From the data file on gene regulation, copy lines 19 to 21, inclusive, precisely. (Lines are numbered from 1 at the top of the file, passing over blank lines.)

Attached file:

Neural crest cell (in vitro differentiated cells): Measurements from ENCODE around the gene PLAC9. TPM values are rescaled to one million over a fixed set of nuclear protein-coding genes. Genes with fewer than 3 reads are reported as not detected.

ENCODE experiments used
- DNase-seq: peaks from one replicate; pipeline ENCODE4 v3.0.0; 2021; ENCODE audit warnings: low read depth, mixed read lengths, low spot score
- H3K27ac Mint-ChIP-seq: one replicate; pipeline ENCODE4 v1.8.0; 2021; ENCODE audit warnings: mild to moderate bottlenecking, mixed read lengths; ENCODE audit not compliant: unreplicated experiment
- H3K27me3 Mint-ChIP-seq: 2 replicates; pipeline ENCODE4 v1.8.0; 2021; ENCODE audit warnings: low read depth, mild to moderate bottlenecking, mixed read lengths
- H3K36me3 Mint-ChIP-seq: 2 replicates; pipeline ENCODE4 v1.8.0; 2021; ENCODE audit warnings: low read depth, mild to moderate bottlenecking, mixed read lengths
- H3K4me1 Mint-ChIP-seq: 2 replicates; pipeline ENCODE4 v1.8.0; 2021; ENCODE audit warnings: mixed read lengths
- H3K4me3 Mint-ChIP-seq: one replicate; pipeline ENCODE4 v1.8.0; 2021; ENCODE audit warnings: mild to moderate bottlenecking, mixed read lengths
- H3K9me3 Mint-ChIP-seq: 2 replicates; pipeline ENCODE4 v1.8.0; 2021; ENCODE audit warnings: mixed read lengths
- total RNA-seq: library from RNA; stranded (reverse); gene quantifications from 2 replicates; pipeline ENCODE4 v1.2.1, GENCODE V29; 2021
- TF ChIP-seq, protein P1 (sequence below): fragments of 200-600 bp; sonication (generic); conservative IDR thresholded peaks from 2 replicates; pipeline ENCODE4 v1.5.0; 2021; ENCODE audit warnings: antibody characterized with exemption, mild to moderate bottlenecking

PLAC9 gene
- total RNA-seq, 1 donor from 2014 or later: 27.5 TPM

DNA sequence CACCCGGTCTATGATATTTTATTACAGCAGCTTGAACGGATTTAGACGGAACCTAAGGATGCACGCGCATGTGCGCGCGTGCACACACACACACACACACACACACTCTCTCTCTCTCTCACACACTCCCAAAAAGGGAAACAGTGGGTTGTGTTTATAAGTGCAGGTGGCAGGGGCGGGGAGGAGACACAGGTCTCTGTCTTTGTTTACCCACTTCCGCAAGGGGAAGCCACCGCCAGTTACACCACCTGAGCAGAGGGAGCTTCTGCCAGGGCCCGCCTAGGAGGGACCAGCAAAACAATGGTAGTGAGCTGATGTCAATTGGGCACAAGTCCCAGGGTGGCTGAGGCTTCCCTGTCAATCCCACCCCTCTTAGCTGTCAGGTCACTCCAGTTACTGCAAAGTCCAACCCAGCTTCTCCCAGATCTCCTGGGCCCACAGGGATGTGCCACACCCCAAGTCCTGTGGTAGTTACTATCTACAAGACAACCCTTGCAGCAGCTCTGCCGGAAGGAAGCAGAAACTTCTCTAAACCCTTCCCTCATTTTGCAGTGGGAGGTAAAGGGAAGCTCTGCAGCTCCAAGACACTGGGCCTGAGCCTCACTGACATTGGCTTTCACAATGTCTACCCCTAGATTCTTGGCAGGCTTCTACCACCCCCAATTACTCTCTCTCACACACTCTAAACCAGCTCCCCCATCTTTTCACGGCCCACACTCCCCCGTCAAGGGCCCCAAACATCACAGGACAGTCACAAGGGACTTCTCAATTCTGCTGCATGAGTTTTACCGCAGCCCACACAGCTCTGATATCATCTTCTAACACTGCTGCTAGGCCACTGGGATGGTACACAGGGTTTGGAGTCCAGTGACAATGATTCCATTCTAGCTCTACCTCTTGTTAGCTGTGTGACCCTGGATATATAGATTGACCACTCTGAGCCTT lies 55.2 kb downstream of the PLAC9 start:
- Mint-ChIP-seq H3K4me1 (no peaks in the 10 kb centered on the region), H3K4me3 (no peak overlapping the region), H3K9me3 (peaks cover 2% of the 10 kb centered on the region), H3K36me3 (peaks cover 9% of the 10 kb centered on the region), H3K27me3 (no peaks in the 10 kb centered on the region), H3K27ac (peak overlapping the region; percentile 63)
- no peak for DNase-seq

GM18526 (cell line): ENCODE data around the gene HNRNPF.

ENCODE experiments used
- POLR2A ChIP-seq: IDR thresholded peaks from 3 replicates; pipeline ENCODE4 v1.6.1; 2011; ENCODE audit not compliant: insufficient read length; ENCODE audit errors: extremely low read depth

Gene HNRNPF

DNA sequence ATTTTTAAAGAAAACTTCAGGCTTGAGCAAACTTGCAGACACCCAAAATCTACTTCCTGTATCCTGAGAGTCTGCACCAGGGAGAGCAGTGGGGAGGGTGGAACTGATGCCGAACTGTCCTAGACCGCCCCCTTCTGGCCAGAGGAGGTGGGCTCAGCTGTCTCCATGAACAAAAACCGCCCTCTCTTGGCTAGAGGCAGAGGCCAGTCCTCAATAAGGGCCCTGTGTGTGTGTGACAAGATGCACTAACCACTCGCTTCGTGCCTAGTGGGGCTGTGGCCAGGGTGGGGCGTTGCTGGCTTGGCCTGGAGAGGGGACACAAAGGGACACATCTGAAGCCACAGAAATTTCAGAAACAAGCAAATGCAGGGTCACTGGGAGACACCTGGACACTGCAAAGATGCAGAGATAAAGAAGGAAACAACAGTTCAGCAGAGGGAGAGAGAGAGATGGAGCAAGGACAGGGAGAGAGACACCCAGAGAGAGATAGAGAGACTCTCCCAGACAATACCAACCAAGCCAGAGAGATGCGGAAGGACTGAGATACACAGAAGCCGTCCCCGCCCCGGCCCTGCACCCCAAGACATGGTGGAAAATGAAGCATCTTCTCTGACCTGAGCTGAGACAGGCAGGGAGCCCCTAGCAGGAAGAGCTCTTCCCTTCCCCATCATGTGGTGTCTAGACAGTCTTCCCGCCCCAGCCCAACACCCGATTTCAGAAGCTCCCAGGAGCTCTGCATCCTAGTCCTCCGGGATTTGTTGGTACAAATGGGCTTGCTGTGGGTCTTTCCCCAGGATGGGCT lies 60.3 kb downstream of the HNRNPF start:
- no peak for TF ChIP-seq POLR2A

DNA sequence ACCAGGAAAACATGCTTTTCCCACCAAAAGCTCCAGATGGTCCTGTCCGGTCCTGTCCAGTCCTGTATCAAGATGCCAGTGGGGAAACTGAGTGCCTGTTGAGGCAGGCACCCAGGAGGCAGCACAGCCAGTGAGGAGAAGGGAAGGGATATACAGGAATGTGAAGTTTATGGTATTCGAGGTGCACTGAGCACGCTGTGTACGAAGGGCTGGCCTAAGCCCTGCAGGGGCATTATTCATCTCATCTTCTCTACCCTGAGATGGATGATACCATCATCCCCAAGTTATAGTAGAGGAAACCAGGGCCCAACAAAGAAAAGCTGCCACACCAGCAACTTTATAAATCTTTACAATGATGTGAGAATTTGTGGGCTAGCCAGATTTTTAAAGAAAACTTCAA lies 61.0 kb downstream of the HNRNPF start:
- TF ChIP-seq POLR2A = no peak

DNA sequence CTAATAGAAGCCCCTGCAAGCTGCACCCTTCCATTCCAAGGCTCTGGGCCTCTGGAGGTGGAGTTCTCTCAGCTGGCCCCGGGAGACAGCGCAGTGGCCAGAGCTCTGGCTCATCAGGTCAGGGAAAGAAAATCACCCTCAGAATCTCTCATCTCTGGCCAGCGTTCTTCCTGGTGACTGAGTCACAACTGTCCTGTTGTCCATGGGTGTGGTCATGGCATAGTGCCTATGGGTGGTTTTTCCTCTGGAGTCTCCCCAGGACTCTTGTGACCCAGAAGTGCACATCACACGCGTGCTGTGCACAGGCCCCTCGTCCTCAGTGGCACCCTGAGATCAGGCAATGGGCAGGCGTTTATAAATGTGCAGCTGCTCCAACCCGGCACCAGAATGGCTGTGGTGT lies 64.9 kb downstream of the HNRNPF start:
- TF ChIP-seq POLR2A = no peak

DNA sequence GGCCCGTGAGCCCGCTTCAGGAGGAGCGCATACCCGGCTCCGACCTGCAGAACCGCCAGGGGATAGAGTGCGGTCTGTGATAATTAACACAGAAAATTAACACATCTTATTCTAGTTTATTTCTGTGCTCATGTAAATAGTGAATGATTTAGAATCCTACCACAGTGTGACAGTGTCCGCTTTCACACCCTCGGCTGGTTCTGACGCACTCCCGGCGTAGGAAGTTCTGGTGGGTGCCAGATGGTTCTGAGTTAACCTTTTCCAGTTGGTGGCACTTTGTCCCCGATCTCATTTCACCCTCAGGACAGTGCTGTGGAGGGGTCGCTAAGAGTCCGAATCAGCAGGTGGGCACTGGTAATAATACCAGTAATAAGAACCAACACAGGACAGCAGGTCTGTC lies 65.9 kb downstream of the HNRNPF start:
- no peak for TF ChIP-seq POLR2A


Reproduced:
- POLR2A ChIP-seq: IDR thresholded peaks from 3 replicates; pipeline ENCODE4 v1.6.1; 2011; ENCODE audit not compliant: insufficient read length; ENCODE audit errors: extremely low read depth

Gene HNRNPF

DNA sequence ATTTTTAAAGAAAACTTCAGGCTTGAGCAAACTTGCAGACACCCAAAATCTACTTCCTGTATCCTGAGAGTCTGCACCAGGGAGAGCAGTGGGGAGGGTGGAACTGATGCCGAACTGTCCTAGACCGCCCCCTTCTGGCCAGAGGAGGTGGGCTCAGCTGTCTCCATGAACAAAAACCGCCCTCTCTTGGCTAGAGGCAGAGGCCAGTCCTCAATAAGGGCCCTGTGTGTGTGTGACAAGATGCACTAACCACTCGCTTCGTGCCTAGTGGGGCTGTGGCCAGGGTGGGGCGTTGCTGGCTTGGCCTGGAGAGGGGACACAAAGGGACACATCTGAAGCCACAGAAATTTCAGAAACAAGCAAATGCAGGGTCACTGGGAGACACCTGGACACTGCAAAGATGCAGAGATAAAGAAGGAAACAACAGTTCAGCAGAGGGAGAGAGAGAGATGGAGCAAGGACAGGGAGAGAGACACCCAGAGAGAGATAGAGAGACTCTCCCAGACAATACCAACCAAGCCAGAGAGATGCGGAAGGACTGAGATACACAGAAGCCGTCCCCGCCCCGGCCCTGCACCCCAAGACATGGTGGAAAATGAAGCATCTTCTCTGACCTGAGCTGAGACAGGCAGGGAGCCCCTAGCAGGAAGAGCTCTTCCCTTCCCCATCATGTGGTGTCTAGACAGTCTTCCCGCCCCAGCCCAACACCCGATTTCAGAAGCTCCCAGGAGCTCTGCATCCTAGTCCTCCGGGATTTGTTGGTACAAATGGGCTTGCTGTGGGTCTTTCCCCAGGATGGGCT lies 60.3 kb downstream of the HNRNPF start: